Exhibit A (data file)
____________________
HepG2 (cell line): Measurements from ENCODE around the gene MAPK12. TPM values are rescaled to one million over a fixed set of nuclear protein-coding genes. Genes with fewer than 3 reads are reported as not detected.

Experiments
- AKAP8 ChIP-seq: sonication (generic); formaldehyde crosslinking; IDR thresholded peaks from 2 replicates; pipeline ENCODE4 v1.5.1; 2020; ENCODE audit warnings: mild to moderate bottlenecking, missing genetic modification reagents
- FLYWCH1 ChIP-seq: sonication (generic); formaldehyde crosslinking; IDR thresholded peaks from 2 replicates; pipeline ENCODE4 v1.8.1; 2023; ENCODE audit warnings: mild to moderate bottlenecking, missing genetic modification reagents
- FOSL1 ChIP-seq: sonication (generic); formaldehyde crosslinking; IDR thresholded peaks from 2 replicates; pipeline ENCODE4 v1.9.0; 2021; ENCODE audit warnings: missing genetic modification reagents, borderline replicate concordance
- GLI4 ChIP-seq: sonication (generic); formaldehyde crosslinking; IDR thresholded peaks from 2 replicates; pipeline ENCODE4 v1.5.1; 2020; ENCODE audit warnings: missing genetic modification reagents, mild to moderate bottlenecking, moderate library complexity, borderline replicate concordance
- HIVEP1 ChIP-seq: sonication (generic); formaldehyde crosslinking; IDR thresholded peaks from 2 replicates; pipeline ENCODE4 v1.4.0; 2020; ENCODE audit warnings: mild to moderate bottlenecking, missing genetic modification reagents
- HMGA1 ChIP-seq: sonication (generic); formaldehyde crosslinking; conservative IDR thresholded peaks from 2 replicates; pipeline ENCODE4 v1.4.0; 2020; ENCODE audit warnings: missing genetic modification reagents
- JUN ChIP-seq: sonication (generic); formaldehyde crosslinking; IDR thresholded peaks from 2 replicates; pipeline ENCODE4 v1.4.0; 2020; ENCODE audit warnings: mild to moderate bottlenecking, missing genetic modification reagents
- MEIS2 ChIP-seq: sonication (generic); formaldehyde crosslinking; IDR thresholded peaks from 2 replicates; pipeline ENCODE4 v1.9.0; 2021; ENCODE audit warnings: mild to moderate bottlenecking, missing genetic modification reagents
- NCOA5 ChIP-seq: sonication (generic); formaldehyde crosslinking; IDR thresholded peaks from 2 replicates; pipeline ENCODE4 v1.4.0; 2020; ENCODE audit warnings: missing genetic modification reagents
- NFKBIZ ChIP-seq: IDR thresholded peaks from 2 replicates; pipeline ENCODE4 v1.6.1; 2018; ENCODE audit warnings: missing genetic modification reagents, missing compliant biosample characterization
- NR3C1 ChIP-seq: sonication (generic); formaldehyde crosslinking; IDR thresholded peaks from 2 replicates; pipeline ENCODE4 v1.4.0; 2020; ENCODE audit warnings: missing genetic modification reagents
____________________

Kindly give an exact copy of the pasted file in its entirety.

HepG2 (cell line): Measurements from ENCODE around the gene MAPK12. TPM values are rescaled to one million over a fixed set of nuclear protein-coding genes. Genes with fewer than 3 reads are reported as not detected.

Experiments
- AKAP8 ChIP-seq: sonication (generic); formaldehyde crosslinking; IDR thresholded peaks from 2 replicates; pipeline ENCODE4 v1.5.1; 2020; ENCODE audit warnings: mild to moderate bottlenecking, missing genetic modification reagents
- FLYWCH1 ChIP-seq: sonication (generic); formaldehyde crosslinking; IDR thresholded peaks from 2 replicates; pipeline ENCODE4 v1.8.1; 2023; ENCODE audit warnings: mild to moderate bottlenecking, missing genetic modification reagents
- FOSL1 ChIP-seq: sonication (generic); formaldehyde crosslinking; IDR thresholded peaks from 2 replicates; pipeline ENCODE4 v1.9.0; 2021; ENCODE audit warnings: missing genetic modification reagents, borderline replicate concordance
- GLI4 ChIP-seq: sonication (generic); formaldehyde crosslinking; IDR thresholded peaks from 2 replicates; pipeline ENCODE4 v1.5.1; 2020; ENCODE audit warnings: missing genetic modification reagents, mild to moderate bottlenecking, moderate library complexity, borderline replicate concordance
- HIVEP1 ChIP-seq: sonication (generic); formaldehyde crosslinking; IDR thresholded peaks from 2 replicates; pipeline ENCODE4 v1.4.0; 2020; ENCODE audit warnings: mild to moderate bottlenecking, missing genetic modification reagents
- HMGA1 ChIP-seq: sonication (generic); formaldehyde crosslinking; conservative IDR thresholded peaks from 2 replicates; pipeline ENCODE4 v1.4.0; 2020; ENCODE audit warnings: missing genetic modification reagents
- JUN ChIP-seq: sonication (generic); formaldehyde crosslinking; IDR thresholded peaks from 2 replicates; pipeline ENCODE4 v1.4.0; 2020; ENCODE audit warnings: mild to moderate bottlenecking, missing genetic modification reagents
- MEIS2 ChIP-seq: sonication (generic); formaldehyde crosslinking; IDR thresholded peaks from 2 replicates; pipeline ENCODE4 v1.9.0; 2021; ENCODE audit warnings: mild to moderate bottlenecking, missing genetic modification reagents
- NCOA5 ChIP-seq: sonication (generic); formaldehyde crosslinking; IDR thresholded peaks from 2 replicates; pipeline ENCODE4 v1.4.0; 2020; ENCODE audit warnings: missing genetic modification reagents
- NFKBIZ ChIP-seq: IDR thresholded peaks from 2 replicates; pipeline ENCODE4 v1.6.1; 2018; ENCODE audit warnings: missing genetic modification reagents, missing compliant biosample characterization
- NR3C1 ChIP-seq: sonication (generic); formaldehyde crosslinking; IDR thresholded peaks from 2 replicates; pipeline ENCODE4 v1.4.0; 2020; ENCODE audit warnings: missing genetic modification reagents